Review: Surefoot Custom Ski Boots
Never in my entire life have I had a comfortable pair of ski boots. My feet are wide and high-volume, my calves are big, and I have pain-in-the-ass navicular bones on the inside of my ankles, among other problems.
I’ve tried everything, but nothing has ever worked. I’ve had shells modified, heat-moldable liners cooked, and etc. Still, I spend my time skiing in mild to extreme discomfort, ending most days with cramped, numb feet.
So, I decided to give the guys at the Squaw Valley Surefoot a try. They make a fully-customized ski boot with custom orthotics, foam-injected custom liners, and all the shell adjustments you need.
The process begins with a general interview in which the fitter asks about your skiing style, ability, history, habits, trouble spots on your feet and etc.
Then they scan your feet and get a digital contour readout. From this scan, the team grinds down a fully-customized orthotic that fits your arch like a glove.
Then, as the orthotic is being created, it’s time to talk about the shell. Most people don’t need shells modified. I do, however, and they’re happy to do whatever it takes. The fitter widened both toe boxes, stretched the shell to accomodate my fat feet, and punched out some room for my navicular bones.
Next, he prepared my feet for the liner fitting. This includes toe caps over your toes, so that room is left in the liner for tow-wiggle. And he placed foam spacers over trouble spots on your feet.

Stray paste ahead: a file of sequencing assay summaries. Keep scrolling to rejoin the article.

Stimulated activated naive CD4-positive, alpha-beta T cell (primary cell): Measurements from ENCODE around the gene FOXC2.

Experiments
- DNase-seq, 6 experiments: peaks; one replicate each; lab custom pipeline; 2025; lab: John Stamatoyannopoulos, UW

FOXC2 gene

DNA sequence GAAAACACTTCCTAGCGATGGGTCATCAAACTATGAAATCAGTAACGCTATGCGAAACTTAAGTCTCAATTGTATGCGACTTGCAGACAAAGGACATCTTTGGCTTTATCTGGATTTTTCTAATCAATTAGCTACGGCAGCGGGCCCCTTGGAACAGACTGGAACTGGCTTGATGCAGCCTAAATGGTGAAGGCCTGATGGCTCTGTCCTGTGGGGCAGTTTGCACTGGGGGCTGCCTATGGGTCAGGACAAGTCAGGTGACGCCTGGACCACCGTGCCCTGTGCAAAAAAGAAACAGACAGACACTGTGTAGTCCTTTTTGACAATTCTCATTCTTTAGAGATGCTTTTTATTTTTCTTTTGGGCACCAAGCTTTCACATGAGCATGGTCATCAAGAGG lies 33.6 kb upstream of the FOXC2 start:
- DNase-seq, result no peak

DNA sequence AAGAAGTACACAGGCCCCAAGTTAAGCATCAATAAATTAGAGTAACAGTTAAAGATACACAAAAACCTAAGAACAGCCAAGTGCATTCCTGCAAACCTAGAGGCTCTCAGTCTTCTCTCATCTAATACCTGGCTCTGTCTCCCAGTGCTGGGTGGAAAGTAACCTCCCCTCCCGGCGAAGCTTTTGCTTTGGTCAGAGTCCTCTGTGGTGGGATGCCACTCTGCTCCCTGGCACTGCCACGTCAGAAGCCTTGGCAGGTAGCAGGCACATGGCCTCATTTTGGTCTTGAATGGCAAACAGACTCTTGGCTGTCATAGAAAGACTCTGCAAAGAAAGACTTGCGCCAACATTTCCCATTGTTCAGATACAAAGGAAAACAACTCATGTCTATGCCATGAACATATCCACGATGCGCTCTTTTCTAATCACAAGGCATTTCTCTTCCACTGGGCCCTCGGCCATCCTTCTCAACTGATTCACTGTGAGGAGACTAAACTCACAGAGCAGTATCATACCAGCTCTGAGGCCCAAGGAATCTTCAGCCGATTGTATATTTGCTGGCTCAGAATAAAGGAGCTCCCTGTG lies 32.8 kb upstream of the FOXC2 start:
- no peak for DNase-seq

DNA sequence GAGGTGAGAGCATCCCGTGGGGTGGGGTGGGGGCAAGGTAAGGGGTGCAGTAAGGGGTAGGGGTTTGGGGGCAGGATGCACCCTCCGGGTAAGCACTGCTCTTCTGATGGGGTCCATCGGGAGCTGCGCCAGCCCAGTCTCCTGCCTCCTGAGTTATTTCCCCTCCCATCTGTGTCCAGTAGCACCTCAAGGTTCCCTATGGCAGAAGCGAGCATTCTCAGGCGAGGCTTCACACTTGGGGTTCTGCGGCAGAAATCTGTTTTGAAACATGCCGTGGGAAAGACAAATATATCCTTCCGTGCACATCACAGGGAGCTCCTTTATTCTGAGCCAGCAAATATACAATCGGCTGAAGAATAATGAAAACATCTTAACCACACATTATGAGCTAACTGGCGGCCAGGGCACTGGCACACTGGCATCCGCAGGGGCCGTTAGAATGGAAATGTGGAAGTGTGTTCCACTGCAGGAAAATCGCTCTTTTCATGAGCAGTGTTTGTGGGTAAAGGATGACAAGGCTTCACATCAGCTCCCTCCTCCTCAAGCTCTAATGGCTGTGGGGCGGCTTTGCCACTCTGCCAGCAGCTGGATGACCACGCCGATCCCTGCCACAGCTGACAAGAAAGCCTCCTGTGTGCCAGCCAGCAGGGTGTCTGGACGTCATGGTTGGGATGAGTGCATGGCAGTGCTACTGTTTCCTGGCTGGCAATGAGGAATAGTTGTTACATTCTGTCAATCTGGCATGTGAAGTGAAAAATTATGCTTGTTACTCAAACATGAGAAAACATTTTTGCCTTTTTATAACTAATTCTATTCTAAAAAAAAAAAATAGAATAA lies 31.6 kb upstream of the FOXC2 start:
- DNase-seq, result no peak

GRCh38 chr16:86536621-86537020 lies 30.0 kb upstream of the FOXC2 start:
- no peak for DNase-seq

Then comes the fun part: filling the foam-injected liner. It feels weird. It’s hot and at first it feels WAY too tight. The foam cures in a matter of a few minutes and forms a perfect negative of every bump, nook and cranny in your lower leg and foot.
After the orthotic, the shell mods and the custom liner, what you’ve got is a one-of-a-kind, totally personalized, custom ski boot. And even better, they guarantee the fit, so you can go back anytime for further adjustments. I can’t wait to try them out.
Now, not everybody needs this level of customization. You lucky fools out there who can wear off-the-shelf boots in comfort definitely don’t. But for those of you who have had boot-fitting problems like mine, it’s definitely worth considering.
The downside? It’s bloody expensive. Retail price on the full-monty with shell, orthotic and liner will usually run more than $1000. Ouch.
I will report back after I put a few days on my new boots, and let you know how they work out. But after clomping around in my apartment for a few hours, they definitely feel promising.